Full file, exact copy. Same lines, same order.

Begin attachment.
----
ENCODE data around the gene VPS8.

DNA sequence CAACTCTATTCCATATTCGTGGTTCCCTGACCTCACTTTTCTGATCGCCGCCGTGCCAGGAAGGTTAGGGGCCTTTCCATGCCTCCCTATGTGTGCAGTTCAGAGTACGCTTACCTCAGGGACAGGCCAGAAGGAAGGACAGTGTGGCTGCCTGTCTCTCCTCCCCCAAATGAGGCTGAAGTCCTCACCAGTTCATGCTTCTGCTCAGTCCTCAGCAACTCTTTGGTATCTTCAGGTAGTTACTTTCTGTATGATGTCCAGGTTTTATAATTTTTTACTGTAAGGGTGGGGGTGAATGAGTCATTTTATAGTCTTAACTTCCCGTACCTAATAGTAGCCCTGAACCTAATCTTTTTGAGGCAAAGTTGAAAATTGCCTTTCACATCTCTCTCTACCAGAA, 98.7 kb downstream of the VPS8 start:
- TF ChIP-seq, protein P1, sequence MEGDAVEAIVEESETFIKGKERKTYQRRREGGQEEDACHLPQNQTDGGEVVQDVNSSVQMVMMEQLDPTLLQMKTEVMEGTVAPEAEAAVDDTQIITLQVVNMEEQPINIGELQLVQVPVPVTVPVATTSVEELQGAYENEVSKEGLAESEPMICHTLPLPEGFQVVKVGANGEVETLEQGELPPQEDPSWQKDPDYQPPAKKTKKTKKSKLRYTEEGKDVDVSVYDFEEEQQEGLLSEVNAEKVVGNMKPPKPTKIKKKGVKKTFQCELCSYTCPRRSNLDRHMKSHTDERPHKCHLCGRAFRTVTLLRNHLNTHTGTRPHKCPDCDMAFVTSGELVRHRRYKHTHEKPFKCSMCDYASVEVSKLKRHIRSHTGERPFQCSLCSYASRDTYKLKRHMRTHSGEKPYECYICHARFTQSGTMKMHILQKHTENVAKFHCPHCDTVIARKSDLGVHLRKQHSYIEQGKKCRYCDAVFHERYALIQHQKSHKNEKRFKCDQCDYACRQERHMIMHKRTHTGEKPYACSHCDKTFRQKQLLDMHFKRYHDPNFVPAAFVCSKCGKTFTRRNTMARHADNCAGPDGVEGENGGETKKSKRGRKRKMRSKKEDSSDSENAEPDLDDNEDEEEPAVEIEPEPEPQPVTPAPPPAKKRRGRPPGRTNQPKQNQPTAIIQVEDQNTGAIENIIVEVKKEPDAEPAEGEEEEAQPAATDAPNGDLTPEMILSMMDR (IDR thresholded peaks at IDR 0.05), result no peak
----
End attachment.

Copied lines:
ENCODE data around the gene VPS8.

DNA sequence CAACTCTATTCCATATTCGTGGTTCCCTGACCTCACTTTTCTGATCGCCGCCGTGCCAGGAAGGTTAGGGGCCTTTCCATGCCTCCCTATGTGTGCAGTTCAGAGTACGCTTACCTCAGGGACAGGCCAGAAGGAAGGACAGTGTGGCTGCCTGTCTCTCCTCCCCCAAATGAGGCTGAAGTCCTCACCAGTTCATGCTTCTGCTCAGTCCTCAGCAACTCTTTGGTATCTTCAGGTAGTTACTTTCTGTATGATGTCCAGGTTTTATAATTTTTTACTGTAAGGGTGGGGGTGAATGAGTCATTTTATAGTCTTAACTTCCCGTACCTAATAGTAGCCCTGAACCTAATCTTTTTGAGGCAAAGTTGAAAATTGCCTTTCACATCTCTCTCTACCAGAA, 98.7 kb downstream of the VPS8 start:
- TF ChIP-seq, protein P1, sequence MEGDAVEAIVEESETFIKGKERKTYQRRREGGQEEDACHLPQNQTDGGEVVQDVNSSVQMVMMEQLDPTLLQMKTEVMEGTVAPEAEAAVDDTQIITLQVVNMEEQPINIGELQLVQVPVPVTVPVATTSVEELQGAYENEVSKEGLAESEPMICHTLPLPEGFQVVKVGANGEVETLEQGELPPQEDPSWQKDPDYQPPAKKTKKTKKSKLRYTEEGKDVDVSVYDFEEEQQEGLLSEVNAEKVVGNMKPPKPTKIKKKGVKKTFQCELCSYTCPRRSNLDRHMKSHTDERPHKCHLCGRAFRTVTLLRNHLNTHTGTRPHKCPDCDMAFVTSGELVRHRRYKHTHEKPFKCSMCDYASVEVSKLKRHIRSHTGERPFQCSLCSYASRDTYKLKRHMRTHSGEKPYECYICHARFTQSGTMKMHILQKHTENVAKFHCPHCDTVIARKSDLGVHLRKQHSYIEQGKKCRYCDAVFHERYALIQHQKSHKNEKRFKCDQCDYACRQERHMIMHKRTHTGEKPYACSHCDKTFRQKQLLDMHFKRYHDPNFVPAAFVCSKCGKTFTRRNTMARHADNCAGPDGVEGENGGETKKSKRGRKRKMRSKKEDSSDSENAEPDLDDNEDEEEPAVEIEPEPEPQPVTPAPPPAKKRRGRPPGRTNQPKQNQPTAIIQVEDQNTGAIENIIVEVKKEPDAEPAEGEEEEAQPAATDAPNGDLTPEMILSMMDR (IDR thresholded peaks at IDR 0.05), result no peak